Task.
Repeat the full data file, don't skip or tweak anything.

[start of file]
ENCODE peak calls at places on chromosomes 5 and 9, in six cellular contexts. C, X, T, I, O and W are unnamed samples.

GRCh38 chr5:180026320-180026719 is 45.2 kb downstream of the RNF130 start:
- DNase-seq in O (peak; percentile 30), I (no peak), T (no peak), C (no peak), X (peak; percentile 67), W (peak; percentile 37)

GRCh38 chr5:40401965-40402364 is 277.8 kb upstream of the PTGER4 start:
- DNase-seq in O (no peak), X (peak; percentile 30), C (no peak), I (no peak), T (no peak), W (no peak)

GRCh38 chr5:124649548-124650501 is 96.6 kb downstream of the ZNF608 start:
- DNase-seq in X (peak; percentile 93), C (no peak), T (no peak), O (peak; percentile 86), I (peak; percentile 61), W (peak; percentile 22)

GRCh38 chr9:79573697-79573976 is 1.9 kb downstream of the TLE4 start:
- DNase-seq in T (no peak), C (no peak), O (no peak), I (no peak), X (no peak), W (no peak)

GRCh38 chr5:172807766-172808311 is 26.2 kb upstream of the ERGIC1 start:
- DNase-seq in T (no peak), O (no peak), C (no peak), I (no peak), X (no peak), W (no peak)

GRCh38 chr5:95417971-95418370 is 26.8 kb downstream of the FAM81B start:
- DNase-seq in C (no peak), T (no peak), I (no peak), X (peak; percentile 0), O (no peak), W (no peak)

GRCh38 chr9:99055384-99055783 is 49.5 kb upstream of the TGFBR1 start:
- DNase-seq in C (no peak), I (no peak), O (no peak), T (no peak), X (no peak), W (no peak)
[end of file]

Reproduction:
ENCODE peak calls at places on chromosomes 5 and 9, in six cellular contexts. C, X, T, I, O and W are unnamed samples.

GRCh38 chr5:180026320-180026719 is 45.2 kb downstream of the RNF130 start:
- DNase-seq in O (peak; percentile 30), I (no peak), T (no peak), C (no peak), X (peak; percentile 67), W (peak; percentile 37)

GRCh38 chr5:40401965-40402364 is 277.8 kb upstream of the PTGER4 start:
- DNase-seq in O (no peak), X (peak; percentile 30), C (no peak), I (no peak), T (no peak), W (no peak)

GRCh38 chr5:124649548-124650501 is 96.6 kb downstream of the ZNF608 start:
- DNase-seq in X (peak; percentile 93), C (no peak), T (no peak), O (peak; percentile 86), I (peak; percentile 61), W (peak; percentile 22)

GRCh38 chr9:79573697-79573976 is 1.9 kb downstream of the TLE4 start:
- DNase-seq in T (no peak), C (no peak), O (no peak), I (no peak), X (no peak), W (no peak)

GRCh38 chr5:172807766-172808311 is 26.2 kb upstream of the ERGIC1 start:
- DNase-seq in T (no peak), O (no peak), C (no peak), I (no peak), X (no peak), W (no peak)

GRCh38 chr5:95417971-95418370 is 26.8 kb downstream of the FAM81B start:
- DNase-seq in C (no peak), T (no peak), I (no peak), X (peak; percentile 0), O (no peak), W (no peak)

GRCh38 chr9:99055384-99055783 is 49.5 kb upstream of the TGFBR1 start:
- DNase-seq in C (no peak), I (no peak), O (no peak), T (no peak), X (no peak), W (no peak)